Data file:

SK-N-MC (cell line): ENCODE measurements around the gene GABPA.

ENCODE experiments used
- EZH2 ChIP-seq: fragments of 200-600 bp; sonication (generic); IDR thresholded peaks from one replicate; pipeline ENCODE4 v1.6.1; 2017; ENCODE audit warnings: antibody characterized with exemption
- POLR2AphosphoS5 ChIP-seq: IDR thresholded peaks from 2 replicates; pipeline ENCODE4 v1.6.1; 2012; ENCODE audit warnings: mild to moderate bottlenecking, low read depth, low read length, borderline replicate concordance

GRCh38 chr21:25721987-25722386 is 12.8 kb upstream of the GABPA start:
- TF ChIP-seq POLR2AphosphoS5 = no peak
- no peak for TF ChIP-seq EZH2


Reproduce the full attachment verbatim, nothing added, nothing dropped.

SK-N-MC (cell line): ENCODE measurements around the gene GABPA.

ENCODE experiments used
- EZH2 ChIP-seq: fragments of 200-600 bp; sonication (generic); IDR thresholded peaks from one replicate; pipeline ENCODE4 v1.6.1; 2017; ENCODE audit warnings: antibody characterized with exemption
- POLR2AphosphoS5 ChIP-seq: IDR thresholded peaks from 2 replicates; pipeline ENCODE4 v1.6.1; 2012; ENCODE audit warnings: mild to moderate bottlenecking, low read depth, low read length, borderline replicate concordance

GRCh38 chr21:25721987-25722386 is 12.8 kb upstream of the GABPA start:
- TF ChIP-seq POLR2AphosphoS5 = no peak
- no peak for TF ChIP-seq EZH2